Domaine Laurent & Rita Kox in Remich has resurrected a long-forgotten grapevine product: verjuice. This acidic juice produced from very early-harvested grapes is fruity but not sweet, and is used in cooking. A number of chefs are among the early adopters.
Although verjuice is rarely used nowadays, the condiment was once added to numerous recipes. As its name suggests, it is a type of juice made with green grapes from unripened clusters harvested at the start of veraison. At this stage, the berries are the size of peas and have virtually no sweetness. Their juice is acidic as one would expect, but also fruity. Verjuice is an unfermented product that is sweeter and rounder than vinegar, with milder and subtler aromas than lemon.
In recent years, several wine-growing regions have rediscovered it. These include Périgord, Bordeaux, and in particular, Austria, where a diverse range of verjuices are available running the whole gamut from sweet to sour. In Luxembourg, it was Corinne Kox, daughter of Laurent and Rita, who had the brainwave of reviving production of this forgotten ingredient. She launched her initial batch this autumn. “We harvested selected vines on 5 August,” she explains. “This wasn’t green harvesting to thin out the vines in preparation for a traditional harvest – we picked all the clusters to make verjuice.”
Cabernet Blanc and Pinotin were the main grape varieties used, along with a small proportion of Auxerrois. “Cabernet Blanc and Pinotin are hybrid grape varieties requiring virtually no phytosanitary treatments. Since verjuice is unfermented, it’s important for the basic ingredients to be as healthy as possible. These vines have only been treated once just after flowering (editor’s note – late May to early June) and there is no chemical residue on the grapes when they are harvested.”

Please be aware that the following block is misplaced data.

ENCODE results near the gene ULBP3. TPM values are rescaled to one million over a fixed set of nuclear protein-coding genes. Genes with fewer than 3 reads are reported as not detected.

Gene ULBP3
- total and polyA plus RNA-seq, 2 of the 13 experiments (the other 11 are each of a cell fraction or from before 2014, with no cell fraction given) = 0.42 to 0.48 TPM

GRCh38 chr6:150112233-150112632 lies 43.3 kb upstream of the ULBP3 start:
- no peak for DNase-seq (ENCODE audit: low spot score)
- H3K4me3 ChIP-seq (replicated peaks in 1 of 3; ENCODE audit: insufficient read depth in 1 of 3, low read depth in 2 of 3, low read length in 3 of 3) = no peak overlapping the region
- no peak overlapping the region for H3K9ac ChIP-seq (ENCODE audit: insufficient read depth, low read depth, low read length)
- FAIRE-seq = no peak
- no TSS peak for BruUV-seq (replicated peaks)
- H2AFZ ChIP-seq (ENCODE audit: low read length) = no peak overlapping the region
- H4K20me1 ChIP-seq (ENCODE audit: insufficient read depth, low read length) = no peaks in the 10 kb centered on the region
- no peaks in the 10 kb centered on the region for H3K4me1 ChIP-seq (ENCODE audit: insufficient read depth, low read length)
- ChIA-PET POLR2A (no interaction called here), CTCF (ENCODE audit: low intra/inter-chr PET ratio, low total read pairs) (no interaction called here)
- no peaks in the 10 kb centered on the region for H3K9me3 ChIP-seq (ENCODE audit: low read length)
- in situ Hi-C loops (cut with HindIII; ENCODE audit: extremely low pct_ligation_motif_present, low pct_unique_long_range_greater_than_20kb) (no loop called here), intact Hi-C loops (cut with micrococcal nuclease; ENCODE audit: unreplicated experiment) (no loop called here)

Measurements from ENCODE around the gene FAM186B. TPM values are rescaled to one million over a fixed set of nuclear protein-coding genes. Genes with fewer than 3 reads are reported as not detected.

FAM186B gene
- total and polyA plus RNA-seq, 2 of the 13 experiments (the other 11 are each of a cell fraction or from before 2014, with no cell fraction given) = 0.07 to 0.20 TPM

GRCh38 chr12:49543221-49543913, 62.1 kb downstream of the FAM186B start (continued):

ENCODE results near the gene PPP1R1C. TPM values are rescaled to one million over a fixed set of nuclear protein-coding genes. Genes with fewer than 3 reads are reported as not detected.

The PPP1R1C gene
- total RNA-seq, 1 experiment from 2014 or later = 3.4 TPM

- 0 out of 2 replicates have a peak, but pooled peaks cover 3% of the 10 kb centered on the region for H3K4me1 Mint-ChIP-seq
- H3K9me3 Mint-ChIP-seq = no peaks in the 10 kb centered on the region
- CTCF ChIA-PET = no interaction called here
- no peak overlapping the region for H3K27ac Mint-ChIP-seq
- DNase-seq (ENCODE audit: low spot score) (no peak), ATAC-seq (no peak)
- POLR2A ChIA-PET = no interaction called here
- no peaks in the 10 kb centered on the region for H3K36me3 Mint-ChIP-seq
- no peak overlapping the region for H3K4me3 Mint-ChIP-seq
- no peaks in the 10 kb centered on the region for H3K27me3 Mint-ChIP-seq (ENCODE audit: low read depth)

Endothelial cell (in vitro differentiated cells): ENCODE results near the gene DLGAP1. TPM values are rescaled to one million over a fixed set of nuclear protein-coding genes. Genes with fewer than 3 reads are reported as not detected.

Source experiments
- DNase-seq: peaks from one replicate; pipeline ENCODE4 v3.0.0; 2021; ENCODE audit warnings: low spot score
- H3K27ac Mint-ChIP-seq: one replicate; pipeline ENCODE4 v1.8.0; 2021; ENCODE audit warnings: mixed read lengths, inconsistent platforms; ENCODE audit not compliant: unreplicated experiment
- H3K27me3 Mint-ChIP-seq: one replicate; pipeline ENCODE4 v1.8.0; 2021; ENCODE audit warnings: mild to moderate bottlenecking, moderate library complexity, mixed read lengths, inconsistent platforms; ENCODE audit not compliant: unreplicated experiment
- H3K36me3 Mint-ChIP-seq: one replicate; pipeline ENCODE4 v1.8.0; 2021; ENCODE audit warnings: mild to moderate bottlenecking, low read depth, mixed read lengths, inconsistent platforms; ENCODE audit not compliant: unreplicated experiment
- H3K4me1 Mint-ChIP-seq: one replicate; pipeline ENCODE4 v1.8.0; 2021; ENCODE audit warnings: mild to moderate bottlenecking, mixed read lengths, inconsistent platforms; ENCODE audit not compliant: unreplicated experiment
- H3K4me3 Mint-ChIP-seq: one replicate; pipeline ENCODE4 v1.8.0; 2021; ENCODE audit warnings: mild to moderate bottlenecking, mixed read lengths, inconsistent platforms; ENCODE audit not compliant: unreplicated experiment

Once harvested, the grapes are washed and then placed in a pneumatic press. The juice from each grape variety is then added to small stainless-steel tanks where it is cooled and allowed to settle just like wine. The most balanced blend of grape varieties was determined based on multiple tastings. Once it was ready, the verjuice crossed the Moselle to undergo gentle pasteurisation in Germany. “We’ve produced it in the most natural way possible,” emphasises Corinne Kox. That means that each bottle contains grape juice and nothing else.
In terms of its practical uses, verjuice provides an alternative to lemon and vinegar. Among the many options available, it can be used for refining soups, sauces or stews, deglazing risottos, or marinating fruit and vegetables. You can also drink it. While Rita Kox enjoys drinking it neat, it’s also very nice mixed with sparkling water. In the latest issue of the Culinaire Saisonnier magazine (a top fine dining publication), mixologist Matthieu Chaumont recommends adding a few drops of verjuice and an ice cube to a class of mead … although you could always replace this with Luxembourgish Hunnegdrëpp for a 100% lëtzebuesch combination!
Julien Lucas, head chef at Villa de Camille et Julien in Pulvermühl (Luxembourg City) is a verjuice enthusiast and already uses it in his cooking. “Lemon is very harsh while verjuice is much more subtle,” he explains. “I really like this product as it opens new doors and encourages innovation.” The young chef who previously ran the kitchen of the Auberge du Jeu de Paume in Chantilly (near Paris, one Michelin star) gives it pride of place in a recipe intended as a homage to the Moselle: pike in verjuice (see below).